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By James Shirley

The glories of our blood and state

     Are shadows, not substantial things;

There is no armour against Fate;

     Death lays his icy hand on kings:

               Sceptre and Crown

               Must tumble down,

And in the dust be equal made

With the poor crooked scythe and spade.


Some men with swords may reap the field,

     And plant fresh laurels where they kill:

But their strong nerves at last must yield;

     They tame but one another still:

               Early or late

               They stoop to fate,

And must give up their murmuring breath

When they, pale captives, creep to death.


The garlands wither on your brow;

     Then boast no more your mighty deeds!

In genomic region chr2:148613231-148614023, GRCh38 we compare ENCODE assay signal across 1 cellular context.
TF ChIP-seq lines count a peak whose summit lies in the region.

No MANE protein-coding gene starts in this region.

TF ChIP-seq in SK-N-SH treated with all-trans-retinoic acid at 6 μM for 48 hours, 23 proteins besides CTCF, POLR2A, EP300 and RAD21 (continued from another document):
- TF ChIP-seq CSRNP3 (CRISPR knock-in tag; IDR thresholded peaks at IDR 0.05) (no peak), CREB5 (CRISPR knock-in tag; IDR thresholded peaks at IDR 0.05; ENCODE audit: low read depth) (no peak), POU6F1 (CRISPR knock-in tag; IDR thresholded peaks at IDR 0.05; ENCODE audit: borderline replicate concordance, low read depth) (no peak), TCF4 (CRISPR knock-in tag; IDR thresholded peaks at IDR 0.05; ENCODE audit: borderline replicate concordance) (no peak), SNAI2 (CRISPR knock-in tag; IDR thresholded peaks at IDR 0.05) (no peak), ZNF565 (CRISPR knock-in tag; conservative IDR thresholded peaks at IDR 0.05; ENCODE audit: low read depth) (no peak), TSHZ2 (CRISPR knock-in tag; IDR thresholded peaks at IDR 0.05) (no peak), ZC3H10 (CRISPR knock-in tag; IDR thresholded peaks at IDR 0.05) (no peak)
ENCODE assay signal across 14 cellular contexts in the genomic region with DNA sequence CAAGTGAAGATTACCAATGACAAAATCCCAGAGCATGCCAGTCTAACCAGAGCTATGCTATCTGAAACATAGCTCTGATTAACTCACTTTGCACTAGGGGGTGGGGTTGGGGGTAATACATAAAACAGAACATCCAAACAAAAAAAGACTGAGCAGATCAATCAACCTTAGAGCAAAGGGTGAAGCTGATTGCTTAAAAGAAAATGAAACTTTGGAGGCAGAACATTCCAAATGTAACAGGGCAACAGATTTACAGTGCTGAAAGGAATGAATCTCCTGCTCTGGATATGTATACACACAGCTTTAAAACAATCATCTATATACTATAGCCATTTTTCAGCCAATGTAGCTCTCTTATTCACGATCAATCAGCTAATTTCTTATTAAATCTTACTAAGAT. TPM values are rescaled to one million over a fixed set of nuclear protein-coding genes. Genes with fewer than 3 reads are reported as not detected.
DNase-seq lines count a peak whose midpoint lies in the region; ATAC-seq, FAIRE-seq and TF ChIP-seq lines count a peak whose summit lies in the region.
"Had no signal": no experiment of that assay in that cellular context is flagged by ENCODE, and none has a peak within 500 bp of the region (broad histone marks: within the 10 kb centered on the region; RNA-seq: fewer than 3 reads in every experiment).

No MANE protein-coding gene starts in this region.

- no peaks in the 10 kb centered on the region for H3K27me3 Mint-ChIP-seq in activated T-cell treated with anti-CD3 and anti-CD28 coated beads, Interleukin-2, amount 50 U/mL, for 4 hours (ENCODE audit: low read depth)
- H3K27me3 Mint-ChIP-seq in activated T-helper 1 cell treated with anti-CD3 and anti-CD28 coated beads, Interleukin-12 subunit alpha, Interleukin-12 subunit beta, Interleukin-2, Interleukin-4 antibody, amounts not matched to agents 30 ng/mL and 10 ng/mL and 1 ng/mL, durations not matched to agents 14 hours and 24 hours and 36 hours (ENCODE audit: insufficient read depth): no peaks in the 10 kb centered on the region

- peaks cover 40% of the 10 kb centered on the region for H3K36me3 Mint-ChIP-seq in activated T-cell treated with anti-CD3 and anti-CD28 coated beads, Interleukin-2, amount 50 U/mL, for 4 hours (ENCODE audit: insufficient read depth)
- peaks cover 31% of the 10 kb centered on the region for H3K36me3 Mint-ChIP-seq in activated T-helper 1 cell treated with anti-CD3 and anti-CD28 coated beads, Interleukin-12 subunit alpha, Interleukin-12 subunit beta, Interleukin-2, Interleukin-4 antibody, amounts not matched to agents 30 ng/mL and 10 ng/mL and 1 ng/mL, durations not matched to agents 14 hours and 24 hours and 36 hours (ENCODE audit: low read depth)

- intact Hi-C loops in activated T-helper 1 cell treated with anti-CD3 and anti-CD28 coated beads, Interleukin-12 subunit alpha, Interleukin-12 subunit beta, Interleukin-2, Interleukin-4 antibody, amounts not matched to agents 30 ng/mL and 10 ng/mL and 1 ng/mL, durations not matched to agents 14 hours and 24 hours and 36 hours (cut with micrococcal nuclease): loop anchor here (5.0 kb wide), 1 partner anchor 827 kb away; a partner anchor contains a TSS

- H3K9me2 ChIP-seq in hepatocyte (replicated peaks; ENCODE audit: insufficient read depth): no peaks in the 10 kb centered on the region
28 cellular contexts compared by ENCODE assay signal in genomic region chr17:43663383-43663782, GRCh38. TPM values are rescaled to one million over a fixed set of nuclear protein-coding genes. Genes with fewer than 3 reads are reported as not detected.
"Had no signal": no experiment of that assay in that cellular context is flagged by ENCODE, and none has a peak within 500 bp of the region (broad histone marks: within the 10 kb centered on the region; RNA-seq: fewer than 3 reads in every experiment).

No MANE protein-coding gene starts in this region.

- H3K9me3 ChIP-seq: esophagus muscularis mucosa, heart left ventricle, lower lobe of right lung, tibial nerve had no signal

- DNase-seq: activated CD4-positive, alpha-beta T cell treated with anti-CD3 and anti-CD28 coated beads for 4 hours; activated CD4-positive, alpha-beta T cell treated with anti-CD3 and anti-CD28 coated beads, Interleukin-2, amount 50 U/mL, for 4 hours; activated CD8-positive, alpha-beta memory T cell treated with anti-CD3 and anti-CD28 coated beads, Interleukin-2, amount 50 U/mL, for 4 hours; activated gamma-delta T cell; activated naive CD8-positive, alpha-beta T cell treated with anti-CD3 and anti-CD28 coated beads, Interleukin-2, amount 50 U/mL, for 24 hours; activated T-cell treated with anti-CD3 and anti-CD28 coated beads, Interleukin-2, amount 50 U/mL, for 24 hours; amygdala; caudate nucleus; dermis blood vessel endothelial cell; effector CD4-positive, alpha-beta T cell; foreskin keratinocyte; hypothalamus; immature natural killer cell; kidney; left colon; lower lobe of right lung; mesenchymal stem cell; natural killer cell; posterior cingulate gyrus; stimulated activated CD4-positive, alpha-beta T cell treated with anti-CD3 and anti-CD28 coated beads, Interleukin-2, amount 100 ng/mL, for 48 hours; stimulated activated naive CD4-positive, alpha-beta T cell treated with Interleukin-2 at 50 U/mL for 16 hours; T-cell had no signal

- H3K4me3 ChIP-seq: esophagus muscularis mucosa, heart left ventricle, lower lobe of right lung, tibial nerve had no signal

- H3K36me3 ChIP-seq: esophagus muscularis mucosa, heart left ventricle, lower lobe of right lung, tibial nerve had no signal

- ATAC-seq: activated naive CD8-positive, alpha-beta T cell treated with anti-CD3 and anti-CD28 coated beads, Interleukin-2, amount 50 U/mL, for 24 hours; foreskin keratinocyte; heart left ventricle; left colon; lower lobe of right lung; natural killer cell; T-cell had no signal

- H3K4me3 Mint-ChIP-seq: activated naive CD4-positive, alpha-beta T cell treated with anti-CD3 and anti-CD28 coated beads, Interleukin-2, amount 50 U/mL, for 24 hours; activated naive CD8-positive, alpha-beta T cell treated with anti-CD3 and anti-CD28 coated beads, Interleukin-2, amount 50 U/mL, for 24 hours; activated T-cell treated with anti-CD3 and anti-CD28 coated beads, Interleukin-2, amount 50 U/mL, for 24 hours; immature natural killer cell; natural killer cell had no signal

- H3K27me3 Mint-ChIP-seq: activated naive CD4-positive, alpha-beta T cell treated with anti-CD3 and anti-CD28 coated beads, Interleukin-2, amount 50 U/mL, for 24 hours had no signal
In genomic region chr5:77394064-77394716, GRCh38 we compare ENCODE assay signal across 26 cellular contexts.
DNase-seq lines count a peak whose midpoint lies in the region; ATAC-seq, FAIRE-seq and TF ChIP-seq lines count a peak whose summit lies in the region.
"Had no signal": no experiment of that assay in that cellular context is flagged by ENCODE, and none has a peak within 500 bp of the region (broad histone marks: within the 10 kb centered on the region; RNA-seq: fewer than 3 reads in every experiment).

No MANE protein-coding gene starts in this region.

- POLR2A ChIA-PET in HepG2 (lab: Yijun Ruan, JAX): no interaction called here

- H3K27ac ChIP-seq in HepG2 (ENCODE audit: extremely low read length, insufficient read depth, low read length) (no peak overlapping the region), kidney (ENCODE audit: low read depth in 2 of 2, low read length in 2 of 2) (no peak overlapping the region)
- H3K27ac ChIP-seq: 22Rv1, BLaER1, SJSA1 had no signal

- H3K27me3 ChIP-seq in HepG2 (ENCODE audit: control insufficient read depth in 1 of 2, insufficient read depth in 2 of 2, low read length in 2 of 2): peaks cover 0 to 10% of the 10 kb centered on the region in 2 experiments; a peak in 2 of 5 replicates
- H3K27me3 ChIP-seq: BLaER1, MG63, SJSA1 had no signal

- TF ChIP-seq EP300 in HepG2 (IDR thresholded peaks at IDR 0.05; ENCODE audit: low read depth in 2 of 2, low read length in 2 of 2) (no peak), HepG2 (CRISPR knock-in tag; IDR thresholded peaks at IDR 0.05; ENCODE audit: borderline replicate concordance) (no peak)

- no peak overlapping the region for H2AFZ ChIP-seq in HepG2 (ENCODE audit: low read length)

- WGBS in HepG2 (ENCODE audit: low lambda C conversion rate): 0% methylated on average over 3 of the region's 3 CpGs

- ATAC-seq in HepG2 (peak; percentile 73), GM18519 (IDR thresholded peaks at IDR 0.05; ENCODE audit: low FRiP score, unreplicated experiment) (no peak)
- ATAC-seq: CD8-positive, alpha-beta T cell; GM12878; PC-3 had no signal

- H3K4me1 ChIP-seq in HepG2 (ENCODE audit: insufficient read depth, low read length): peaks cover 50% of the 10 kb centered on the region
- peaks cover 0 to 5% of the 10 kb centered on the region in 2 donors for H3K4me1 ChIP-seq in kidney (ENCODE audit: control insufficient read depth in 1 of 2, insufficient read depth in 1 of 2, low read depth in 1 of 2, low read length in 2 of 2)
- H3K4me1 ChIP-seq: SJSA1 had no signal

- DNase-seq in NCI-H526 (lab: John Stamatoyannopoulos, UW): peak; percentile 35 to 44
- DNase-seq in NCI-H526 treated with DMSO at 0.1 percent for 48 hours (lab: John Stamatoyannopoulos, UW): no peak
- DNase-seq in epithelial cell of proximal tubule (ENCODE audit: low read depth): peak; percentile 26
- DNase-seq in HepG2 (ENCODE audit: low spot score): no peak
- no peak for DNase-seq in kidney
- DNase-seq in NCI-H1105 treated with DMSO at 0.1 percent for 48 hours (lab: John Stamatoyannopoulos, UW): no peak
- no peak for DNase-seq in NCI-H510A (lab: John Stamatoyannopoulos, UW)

Upon Death’s purple altar now

      See where the victor-victim bleeds.

               Your heads must come

               To the cold tomb:

Only the actions of the just

Smell sweet and blossom in their dust.


  • Living
  • Social Commentaries

Poet Bio

James Shirley
James Shirley's first poem, Echo, or the Unfortunate Lovers was published in 1618. For eighteen years he was a prolific writer for the stage, producing more than thirty regular plays, tragedies, comedies, and tragicomedies until a stop was put to his occupation by the Puritan edict of 1642. He and his second wife died of fright and exposure after the Great Fire of London.  See More By This Poet

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